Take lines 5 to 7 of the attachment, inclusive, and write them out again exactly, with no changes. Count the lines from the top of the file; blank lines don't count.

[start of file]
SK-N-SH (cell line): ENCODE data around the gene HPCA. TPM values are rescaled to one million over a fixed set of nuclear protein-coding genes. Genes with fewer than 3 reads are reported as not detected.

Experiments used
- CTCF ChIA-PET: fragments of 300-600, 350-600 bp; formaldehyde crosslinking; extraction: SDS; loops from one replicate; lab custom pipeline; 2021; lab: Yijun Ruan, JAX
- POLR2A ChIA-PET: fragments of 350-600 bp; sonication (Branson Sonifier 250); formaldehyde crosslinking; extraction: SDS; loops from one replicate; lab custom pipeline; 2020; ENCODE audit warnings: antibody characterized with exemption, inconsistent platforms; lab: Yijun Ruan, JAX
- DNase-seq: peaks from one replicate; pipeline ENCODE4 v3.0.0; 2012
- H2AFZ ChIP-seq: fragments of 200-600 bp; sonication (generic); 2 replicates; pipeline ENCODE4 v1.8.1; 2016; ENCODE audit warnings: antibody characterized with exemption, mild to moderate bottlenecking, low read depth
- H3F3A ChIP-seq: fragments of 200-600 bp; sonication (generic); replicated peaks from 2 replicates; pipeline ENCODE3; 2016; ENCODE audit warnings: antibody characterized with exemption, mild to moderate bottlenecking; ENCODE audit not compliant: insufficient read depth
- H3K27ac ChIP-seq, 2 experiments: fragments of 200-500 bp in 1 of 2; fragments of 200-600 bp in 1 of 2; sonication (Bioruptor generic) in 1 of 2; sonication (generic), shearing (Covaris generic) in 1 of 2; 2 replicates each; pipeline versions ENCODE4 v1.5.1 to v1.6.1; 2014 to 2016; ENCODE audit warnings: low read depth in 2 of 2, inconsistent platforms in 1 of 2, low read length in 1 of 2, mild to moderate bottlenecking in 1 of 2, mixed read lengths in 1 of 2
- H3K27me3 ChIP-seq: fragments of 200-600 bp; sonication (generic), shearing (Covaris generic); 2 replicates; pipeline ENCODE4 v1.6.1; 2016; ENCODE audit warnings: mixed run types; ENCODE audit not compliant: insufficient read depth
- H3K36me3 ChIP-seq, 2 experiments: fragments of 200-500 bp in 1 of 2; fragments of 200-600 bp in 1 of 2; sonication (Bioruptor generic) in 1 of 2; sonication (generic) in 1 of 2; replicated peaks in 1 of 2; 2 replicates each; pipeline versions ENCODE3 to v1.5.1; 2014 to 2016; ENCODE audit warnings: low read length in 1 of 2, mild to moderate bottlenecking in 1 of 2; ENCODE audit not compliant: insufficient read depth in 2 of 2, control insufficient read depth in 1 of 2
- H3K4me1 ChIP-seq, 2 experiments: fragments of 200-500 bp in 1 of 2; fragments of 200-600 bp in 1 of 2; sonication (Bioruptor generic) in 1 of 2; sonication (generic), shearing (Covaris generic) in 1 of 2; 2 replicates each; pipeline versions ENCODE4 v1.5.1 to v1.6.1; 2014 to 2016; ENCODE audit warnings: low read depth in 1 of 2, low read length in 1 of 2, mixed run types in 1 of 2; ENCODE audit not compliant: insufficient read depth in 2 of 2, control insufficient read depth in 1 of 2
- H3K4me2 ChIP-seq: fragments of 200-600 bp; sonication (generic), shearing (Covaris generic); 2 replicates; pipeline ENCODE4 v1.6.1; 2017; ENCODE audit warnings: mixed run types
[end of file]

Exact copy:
- DNase-seq: peaks from one replicate; pipeline ENCODE4 v3.0.0; 2012
- H2AFZ ChIP-seq: fragments of 200-600 bp; sonication (generic); 2 replicates; pipeline ENCODE4 v1.8.1; 2016; ENCODE audit warnings: antibody characterized with exemption, mild to moderate bottlenecking, low read depth
- H3F3A ChIP-seq: fragments of 200-600 bp; sonication (generic); replicated peaks from 2 replicates; pipeline ENCODE3; 2016; ENCODE audit warnings: antibody characterized with exemption, mild to moderate bottlenecking; ENCODE audit not compliant: insufficient read depth